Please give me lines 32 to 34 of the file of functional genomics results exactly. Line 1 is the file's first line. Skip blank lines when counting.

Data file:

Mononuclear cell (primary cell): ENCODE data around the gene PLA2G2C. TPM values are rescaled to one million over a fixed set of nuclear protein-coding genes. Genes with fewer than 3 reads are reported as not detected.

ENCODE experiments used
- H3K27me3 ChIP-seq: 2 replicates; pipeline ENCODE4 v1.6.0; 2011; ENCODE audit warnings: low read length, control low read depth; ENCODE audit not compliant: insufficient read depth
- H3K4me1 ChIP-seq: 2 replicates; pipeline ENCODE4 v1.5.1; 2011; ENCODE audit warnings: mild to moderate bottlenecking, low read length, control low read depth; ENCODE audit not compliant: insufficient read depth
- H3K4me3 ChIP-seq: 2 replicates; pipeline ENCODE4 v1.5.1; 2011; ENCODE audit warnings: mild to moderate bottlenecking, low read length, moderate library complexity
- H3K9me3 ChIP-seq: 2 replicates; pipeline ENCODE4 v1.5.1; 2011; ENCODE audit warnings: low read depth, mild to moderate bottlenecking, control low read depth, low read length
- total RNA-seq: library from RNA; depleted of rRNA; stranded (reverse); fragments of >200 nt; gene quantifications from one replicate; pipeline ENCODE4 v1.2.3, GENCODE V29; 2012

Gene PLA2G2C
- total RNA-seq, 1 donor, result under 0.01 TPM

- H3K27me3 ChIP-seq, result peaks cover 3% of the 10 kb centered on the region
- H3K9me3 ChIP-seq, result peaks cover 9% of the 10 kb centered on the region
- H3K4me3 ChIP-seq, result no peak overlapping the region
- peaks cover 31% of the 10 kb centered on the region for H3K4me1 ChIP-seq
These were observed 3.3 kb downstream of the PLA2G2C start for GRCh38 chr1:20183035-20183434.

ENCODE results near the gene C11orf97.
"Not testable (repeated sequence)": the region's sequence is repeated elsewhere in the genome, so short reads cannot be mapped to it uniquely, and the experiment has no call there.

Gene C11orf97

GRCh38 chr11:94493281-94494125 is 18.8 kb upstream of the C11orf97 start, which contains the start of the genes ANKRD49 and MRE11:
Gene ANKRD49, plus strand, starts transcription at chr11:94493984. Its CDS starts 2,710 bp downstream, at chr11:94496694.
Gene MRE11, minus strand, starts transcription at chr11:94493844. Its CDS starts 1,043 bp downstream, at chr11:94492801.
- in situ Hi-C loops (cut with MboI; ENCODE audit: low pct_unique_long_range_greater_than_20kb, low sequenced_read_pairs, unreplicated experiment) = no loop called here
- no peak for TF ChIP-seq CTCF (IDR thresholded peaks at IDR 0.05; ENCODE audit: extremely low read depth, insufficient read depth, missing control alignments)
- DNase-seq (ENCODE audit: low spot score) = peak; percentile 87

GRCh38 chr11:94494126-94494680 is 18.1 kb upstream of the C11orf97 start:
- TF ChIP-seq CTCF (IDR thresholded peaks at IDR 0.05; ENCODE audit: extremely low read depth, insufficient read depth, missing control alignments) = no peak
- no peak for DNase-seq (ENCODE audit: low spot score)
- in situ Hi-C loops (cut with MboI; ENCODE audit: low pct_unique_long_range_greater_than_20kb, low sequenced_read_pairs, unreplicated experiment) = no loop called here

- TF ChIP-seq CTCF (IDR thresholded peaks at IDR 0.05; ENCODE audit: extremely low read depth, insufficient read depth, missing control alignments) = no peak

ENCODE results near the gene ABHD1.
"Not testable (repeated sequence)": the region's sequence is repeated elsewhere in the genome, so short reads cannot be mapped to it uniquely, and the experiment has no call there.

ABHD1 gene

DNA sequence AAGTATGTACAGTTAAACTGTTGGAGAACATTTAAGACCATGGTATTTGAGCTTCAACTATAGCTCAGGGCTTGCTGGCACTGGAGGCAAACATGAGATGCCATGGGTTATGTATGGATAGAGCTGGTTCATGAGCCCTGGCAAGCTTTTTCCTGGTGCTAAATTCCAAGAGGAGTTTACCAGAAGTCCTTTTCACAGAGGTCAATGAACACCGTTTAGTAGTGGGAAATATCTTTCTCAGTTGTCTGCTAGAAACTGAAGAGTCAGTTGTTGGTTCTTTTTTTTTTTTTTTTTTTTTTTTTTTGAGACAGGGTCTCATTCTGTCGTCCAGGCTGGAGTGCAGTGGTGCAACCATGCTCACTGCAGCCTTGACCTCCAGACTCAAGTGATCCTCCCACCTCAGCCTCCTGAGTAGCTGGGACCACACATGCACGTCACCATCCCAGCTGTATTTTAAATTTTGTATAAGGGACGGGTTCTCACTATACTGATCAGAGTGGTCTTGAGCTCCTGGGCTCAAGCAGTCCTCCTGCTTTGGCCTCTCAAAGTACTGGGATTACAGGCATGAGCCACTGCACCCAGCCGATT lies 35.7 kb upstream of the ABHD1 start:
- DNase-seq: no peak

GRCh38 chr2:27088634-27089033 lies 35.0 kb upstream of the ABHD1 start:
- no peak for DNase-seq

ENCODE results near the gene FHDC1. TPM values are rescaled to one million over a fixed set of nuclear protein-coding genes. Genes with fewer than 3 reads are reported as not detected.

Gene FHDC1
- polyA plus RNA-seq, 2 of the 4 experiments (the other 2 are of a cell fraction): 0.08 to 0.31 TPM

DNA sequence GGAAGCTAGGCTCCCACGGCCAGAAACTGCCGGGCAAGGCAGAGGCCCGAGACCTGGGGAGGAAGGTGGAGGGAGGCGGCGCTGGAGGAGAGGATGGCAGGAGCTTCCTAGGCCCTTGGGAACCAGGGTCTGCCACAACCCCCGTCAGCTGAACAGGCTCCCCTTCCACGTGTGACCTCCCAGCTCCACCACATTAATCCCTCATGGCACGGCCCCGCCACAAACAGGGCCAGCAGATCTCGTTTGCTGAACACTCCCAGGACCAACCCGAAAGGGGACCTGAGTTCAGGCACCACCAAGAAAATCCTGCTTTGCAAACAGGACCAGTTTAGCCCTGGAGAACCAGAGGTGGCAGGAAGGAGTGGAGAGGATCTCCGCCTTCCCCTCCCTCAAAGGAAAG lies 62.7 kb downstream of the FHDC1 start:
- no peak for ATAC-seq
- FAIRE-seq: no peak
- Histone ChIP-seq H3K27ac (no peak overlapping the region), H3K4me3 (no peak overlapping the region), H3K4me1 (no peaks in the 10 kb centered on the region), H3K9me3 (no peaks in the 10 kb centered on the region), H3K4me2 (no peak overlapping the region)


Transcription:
DNA sequence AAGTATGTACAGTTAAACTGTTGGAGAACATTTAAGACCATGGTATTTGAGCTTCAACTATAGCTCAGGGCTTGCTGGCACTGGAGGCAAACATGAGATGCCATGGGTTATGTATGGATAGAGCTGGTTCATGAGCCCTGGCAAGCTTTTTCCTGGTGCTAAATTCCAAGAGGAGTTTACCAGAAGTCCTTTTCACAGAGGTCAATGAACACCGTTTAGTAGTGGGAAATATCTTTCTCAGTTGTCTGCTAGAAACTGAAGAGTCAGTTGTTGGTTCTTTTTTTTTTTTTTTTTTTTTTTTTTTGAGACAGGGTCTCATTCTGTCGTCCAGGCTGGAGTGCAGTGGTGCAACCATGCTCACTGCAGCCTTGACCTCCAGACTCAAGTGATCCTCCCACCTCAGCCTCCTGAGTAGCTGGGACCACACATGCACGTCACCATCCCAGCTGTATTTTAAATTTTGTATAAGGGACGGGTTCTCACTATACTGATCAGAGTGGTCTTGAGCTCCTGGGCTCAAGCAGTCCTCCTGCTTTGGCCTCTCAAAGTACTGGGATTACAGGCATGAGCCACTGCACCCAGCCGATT lies 35.7 kb upstream of the ABHD1 start:
- DNase-seq: no peak

GRCh38 chr2:27088634-27089033 lies 35.0 kb upstream of the ABHD1 start: